Earlier this week, federal and local officials in Charlotte announced that they are significantly ramping up their efforts to fight human trafficking in the area.
According to the most recent federal figures, North Carolina is a major hotbed for human trafficking. Specifically, it has the tenth-highest rate of reported trafficking incidents in the state. A large chunk of that total comes from Charlotte. According to Jill Westmoreland Rose, the U. S. Attorney for the Western District of North Carolina, it comes down to location, location, location. Charlotte is located at the intersection of two major interstates, I-85 and I-77. Additionally, Charlotte Douglas International Airport is the nation’s eighth-busiest airport, and a major hub for air traffic moving along the eastern half of the country.
Since 2012, the U. S. Attorney’s office has partnered with the Federal Bureau of Investigation’s Charlotte office, the Charlotte-Mecklenburg Police Department, and several other agencies in the Charlotte Metropolitan Human Trafficking Task Force. On Monday, the task force held its first-ever training session for local hotel workers to help them spot signs of human trafficking. Federal and local officials consider hotel workers to be on the front lines of the effort to stop this barbaric practice.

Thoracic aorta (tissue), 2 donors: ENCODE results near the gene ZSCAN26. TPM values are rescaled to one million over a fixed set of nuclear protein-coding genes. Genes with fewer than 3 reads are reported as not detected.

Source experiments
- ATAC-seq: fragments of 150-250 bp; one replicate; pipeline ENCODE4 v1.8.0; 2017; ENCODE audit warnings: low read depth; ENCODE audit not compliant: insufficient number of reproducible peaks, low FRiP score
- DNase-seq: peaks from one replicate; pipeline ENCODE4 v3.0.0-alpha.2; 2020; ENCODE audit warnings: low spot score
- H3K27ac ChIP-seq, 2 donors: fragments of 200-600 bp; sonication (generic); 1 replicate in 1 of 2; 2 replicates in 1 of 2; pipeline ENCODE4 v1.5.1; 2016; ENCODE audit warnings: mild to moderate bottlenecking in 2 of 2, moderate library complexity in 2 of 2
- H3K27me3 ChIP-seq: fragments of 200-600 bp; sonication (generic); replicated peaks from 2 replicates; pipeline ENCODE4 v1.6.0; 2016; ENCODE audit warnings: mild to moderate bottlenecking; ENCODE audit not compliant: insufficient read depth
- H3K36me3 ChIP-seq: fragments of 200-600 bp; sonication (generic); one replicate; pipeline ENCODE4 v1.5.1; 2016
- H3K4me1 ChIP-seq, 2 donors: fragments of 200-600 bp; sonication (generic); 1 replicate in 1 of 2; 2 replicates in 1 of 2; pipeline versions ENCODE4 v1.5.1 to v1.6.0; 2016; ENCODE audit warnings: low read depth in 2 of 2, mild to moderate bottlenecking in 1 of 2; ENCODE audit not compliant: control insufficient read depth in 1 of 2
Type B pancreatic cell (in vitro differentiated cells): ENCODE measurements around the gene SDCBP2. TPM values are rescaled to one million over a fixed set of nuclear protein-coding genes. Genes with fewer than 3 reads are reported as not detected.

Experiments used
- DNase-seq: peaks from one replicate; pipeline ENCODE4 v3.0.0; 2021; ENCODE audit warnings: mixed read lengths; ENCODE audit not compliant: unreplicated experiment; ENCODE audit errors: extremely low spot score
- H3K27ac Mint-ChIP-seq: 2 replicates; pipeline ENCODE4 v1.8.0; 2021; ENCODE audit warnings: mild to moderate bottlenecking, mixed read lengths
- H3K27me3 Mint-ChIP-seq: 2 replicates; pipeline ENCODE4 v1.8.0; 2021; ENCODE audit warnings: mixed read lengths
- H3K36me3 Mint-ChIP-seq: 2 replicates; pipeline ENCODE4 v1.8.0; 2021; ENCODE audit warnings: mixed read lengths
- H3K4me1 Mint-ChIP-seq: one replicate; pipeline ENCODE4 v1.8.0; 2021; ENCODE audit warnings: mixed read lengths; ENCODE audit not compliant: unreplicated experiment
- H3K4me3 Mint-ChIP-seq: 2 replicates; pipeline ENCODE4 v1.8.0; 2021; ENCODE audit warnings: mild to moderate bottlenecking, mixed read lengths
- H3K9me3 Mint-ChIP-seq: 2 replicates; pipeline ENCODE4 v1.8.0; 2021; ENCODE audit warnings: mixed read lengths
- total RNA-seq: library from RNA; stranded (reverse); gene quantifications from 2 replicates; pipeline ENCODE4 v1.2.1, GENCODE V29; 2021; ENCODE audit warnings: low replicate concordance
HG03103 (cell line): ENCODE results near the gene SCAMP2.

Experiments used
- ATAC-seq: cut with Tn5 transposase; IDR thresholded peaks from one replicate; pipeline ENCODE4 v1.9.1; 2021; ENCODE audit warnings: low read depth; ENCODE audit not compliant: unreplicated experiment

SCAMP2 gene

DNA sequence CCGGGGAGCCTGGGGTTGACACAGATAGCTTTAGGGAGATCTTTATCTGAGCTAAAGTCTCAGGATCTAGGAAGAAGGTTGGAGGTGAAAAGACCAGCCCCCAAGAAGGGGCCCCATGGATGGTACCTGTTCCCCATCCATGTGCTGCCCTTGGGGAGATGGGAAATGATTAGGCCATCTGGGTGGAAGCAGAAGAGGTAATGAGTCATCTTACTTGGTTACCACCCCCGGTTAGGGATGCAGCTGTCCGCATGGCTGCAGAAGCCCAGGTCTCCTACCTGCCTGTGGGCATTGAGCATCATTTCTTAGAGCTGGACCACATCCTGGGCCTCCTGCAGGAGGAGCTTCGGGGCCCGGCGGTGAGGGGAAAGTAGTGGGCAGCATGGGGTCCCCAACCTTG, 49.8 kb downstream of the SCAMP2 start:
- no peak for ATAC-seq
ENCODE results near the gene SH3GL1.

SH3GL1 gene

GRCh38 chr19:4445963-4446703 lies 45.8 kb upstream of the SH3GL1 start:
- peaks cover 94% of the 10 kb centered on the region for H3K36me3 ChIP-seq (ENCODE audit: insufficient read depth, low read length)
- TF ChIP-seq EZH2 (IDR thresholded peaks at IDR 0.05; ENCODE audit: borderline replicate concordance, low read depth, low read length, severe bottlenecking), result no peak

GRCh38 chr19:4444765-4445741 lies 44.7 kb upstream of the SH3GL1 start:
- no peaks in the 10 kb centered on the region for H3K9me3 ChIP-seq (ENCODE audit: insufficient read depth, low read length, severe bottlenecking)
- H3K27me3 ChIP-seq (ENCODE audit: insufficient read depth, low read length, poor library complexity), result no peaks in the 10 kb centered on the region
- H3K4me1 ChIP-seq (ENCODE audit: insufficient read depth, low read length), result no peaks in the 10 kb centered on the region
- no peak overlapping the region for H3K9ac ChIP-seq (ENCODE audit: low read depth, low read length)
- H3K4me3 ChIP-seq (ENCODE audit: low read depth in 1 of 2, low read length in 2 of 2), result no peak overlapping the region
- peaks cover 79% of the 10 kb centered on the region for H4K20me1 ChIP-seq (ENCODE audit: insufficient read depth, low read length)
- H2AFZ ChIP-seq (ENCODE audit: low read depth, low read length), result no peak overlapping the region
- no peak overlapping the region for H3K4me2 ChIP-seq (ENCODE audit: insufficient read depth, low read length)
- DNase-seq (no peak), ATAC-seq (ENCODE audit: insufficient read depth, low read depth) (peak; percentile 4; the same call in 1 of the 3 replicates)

The extent of the human trafficking problem in this area came into sharp focus this past October, when the FBI began investigating a pattern of human trafficking at a Red Roof Inn located just minutes from the airport. According to a police affidavit, the hotel had been a hub for human trafficking as early as 2012, and the pimps bribed hotel staff to keep quiet. Red Roof has since severed ties with the hotel.
Rose said that this week is more than appropriate to train hotel workers on how to spot human trafficking. There a number of major sporting events scheduled for the next few months–the Carolina Panthers’ playoff run this month, and the ACC Tournament in March, among others. Additionally, convention season is fast approaching, and Rose and other officials want hospitality workers to be “educated on what to look for.”
Among the red flags highlighted at the meeting were heavy foot traffic around an apartment, home, or hotel, people staying for short periods of time, and people who try to avoid eye contact. The National Human Trafficking Resource Center has a list of other red flags as well; read them here.
Shannon Lane, the director of human resources at Sree Hotels, was on hand for the meeting. She is the mother of three teenagers, and was stunned to hear how rampant human trafficking is in the Charlotte area. Lane’s company owns nine hotels in and around Charlotte, and she is determined to help the victims get out and rebuild their lives.
If you are in a human trafficking situation or you believe there’s one going on, call the National Human Trafficking Resource Center 24 hours a day, seven days a week at 888-373-7888. You can also submit an online tip here.